Mouth infections are currently regarded as the main reason why dental implants fail. Yet a researcher at the University of the Basque Country has developed coatings capable of preventing potential bacterial infection and eliminating it if it does arise, in addition to providing implants with osseointegrating properties that facilitate anchoring to the bone.
The quest for surfaces that can prevent bacterial colonization and adhesion in the area surrounding the implant “is a subject of undoubted interest, borne out by the huge number of publications that have been developed in this field,” said Beatriz Palla, a researcher with the Biomaterials Group at the school’s department of polymer science and technology.
The fact is that “about 10% of implants have to be removed due to osseointegration problems or to the onset of infections,” Palla said.
When it comes to designing strategies to combat these problems, researchers must consider the challenge posed by providing the surface of titanium implants with antibacterial properties and by the tremendous resistance that bacterial strains are capable of developing to conventional therapies with antibiotics.
“We had already obtained coatings that facilitate the generating of bone around the implant and thus facilitate anchoring to the bone,” said Palla. “In a bid to go a step further, we looked at how to turn these coatings into bactericides.”
Palla and her colleagues turned to sol-gel synthesis, which is based on the preparation of a precursor solution (sol) that when left on its own for a while turns into a gel that can be used to coat the surface of the titanium screw. After heat treatment at a high temperature in the kiln, it ends up finally being adhered to the screw that will be implanted.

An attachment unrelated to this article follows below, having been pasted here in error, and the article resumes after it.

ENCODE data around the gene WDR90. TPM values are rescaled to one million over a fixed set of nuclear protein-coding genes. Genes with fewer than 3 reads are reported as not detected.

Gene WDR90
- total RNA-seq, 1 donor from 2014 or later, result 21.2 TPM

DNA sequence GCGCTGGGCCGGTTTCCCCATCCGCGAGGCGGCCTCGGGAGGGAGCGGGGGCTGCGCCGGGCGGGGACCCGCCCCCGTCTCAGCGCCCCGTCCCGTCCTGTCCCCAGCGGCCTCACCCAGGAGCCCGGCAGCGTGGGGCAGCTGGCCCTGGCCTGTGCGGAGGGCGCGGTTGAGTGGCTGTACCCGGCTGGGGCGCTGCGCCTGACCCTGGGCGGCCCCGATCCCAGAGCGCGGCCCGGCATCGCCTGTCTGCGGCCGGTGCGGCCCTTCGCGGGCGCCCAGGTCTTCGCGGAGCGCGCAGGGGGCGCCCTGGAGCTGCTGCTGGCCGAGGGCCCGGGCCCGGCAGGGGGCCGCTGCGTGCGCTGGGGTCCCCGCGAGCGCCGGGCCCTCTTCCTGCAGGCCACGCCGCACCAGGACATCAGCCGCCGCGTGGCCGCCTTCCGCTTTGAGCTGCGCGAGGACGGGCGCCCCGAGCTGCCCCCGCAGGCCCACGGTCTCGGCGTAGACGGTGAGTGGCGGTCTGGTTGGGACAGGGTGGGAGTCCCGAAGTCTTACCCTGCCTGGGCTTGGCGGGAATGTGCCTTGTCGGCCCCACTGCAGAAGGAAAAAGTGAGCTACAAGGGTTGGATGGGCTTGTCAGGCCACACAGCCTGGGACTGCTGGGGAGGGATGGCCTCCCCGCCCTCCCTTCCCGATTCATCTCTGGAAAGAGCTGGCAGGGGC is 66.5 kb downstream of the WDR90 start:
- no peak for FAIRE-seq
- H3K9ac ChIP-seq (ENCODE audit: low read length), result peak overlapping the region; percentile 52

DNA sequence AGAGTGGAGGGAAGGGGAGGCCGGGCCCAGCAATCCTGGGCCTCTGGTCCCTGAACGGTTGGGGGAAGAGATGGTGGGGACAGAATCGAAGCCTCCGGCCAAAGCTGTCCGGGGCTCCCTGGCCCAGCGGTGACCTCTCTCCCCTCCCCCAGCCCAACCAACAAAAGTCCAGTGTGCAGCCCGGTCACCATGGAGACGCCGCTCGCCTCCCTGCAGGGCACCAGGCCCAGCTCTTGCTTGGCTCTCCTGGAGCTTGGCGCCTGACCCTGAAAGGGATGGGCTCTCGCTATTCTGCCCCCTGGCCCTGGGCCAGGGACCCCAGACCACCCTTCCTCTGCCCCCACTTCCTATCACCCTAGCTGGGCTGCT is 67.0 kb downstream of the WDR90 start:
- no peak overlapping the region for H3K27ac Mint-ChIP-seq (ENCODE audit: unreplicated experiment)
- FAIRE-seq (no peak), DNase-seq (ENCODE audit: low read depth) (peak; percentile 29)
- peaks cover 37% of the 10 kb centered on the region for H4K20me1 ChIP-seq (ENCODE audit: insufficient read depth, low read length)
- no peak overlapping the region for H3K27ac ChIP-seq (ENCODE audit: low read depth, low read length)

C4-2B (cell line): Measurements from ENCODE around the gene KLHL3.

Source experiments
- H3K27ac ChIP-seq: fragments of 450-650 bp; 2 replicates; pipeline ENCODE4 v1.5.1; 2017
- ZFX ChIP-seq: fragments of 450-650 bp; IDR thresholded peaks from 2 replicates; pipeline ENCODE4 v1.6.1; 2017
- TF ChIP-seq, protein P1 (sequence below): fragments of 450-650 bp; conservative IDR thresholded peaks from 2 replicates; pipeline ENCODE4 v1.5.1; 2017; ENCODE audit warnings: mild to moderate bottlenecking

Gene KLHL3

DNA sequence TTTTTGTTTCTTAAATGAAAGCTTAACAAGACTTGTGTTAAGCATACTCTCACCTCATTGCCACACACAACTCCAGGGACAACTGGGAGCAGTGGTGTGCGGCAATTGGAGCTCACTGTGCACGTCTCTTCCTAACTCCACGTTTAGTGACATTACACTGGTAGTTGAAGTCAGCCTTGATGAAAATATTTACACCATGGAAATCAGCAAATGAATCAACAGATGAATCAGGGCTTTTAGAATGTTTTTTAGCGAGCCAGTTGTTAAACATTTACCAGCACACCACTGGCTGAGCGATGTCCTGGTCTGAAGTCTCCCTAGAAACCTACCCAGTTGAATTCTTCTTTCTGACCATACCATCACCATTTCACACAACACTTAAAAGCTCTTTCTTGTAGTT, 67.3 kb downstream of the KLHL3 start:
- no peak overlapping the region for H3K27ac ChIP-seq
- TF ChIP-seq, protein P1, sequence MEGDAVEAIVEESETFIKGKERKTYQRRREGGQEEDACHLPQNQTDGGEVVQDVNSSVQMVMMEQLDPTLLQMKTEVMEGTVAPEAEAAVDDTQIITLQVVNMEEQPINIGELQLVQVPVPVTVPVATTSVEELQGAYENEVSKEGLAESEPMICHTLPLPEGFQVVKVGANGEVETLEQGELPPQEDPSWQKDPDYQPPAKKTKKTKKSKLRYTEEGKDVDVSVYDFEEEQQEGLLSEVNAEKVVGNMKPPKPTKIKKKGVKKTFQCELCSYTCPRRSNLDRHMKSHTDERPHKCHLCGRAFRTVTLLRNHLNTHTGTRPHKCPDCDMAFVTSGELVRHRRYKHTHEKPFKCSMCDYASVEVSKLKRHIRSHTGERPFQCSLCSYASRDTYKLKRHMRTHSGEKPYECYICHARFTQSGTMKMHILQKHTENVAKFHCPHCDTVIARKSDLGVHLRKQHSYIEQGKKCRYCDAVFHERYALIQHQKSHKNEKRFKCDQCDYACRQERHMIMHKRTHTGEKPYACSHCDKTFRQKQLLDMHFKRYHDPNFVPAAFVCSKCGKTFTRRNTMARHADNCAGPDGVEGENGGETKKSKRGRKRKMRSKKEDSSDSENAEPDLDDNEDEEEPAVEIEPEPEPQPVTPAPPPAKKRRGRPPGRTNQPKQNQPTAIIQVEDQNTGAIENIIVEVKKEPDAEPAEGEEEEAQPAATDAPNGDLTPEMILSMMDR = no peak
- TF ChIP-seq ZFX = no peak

“We used silica as the precursor because in the many studies this compound has been shown to be osteoinductive, so it facilitates one of the objectives we wanted to achieve,” said Palla. “What is more, to provide the materials with antibacterial characteristics, we added various antibacterial agents.”
Palla developed 3 types of coatings depending on the various antibacterial agents chosen. Each one had a mechanism to tackle bacterial infections, either prophylactically by preventing the bacteria from becoming adhered initially and the subsequent infection or else by eliminating it once it has developed.
In the case of prophylactic coatings, the researchers needed “a material with a very long degradation time so that it would remain adhered to the screw and work for as long as possible preventing bacteria from becoming adhered,” said Palla.
In the coatings designed to eradicate an infection that has already taken hold, however, “a rapidly degrading material is needed so that it can release the antibacterial agent as quickly as possible to attack the infection,” Palla said.
Also, one of the coatings developed for this purpose “is designed to be used in situ, at the dentist’s surgery itself, on the infected screw without any need to extract the implant from the patient. This new material is in the process of being patented and remains a trade secret,” said Palla.
In view of the results, Palla believes that “it is possible to confirm that coatings with an antibacterial capability and which do not affect the proper integration of the implant into the jawbone can be developed.” But she also admits that there is still a long way to go until they can be applied and used in the operatory.
“Apart from all the trials that remain to be carried out, it would also be advisable to pursue the research a little further to optimize the results more,” Palla said.
The study, “Control of the Degradation of Silica Sol-Gel Hybrid Coatings for Metal Implants Prepared by the Triple Combination of Alkoxysilanes,” was published by the Journal of Non-Crystalline Solids.